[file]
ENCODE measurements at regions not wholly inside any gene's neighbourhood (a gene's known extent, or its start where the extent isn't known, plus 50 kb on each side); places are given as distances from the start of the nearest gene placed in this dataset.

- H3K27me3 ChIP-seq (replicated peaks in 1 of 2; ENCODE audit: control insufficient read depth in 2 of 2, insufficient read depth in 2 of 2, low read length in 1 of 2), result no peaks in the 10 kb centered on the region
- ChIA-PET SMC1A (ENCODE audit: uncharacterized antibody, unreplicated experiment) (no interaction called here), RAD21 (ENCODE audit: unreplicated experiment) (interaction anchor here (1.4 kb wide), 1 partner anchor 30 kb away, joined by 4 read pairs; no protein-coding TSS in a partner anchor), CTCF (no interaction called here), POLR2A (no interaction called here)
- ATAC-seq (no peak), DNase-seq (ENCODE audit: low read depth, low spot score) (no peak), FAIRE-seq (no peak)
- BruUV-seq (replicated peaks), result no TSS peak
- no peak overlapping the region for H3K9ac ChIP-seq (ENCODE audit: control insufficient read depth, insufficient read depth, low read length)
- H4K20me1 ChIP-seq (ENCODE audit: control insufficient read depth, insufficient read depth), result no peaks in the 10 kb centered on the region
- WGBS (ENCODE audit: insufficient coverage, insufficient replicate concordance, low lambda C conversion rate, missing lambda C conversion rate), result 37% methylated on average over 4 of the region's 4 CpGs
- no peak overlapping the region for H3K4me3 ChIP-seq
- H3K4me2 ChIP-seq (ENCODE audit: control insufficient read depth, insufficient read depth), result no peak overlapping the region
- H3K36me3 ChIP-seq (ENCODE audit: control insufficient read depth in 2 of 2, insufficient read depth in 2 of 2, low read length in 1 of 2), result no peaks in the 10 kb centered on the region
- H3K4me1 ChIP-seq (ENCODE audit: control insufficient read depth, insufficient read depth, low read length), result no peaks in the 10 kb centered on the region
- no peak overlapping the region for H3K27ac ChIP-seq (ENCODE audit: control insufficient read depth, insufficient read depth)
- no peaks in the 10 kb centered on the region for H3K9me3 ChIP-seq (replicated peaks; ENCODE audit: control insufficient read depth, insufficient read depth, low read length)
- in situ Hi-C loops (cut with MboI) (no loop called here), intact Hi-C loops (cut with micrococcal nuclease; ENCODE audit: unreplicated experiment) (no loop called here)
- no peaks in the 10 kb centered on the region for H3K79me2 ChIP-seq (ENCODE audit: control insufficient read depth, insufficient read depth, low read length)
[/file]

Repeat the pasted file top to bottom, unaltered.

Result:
ENCODE measurements at regions not wholly inside any gene's neighbourhood (a gene's known extent, or its start where the extent isn't known, plus 50 kb on each side); places are given as distances from the start of the nearest gene placed in this dataset.

- H3K27me3 ChIP-seq (replicated peaks in 1 of 2; ENCODE audit: control insufficient read depth in 2 of 2, insufficient read depth in 2 of 2, low read length in 1 of 2), result no peaks in the 10 kb centered on the region
- ChIA-PET SMC1A (ENCODE audit: uncharacterized antibody, unreplicated experiment) (no interaction called here), RAD21 (ENCODE audit: unreplicated experiment) (interaction anchor here (1.4 kb wide), 1 partner anchor 30 kb away, joined by 4 read pairs; no protein-coding TSS in a partner anchor), CTCF (no interaction called here), POLR2A (no interaction called here)
- ATAC-seq (no peak), DNase-seq (ENCODE audit: low read depth, low spot score) (no peak), FAIRE-seq (no peak)
- BruUV-seq (replicated peaks), result no TSS peak
- no peak overlapping the region for H3K9ac ChIP-seq (ENCODE audit: control insufficient read depth, insufficient read depth, low read length)
- H4K20me1 ChIP-seq (ENCODE audit: control insufficient read depth, insufficient read depth), result no peaks in the 10 kb centered on the region
- WGBS (ENCODE audit: insufficient coverage, insufficient replicate concordance, low lambda C conversion rate, missing lambda C conversion rate), result 37% methylated on average over 4 of the region's 4 CpGs
- no peak overlapping the region for H3K4me3 ChIP-seq
- H3K4me2 ChIP-seq (ENCODE audit: control insufficient read depth, insufficient read depth), result no peak overlapping the region
- H3K36me3 ChIP-seq (ENCODE audit: control insufficient read depth in 2 of 2, insufficient read depth in 2 of 2, low read length in 1 of 2), result no peaks in the 10 kb centered on the region
- H3K4me1 ChIP-seq (ENCODE audit: control insufficient read depth, insufficient read depth, low read length), result no peaks in the 10 kb centered on the region
- no peak overlapping the region for H3K27ac ChIP-seq (ENCODE audit: control insufficient read depth, insufficient read depth)
- no peaks in the 10 kb centered on the region for H3K9me3 ChIP-seq (replicated peaks; ENCODE audit: control insufficient read depth, insufficient read depth, low read length)
- in situ Hi-C loops (cut with MboI) (no loop called here), intact Hi-C loops (cut with micrococcal nuclease; ENCODE audit: unreplicated experiment) (no loop called here)
- no peaks in the 10 kb centered on the region for H3K79me2 ChIP-seq (ENCODE audit: control insufficient read depth, insufficient read depth, low read length)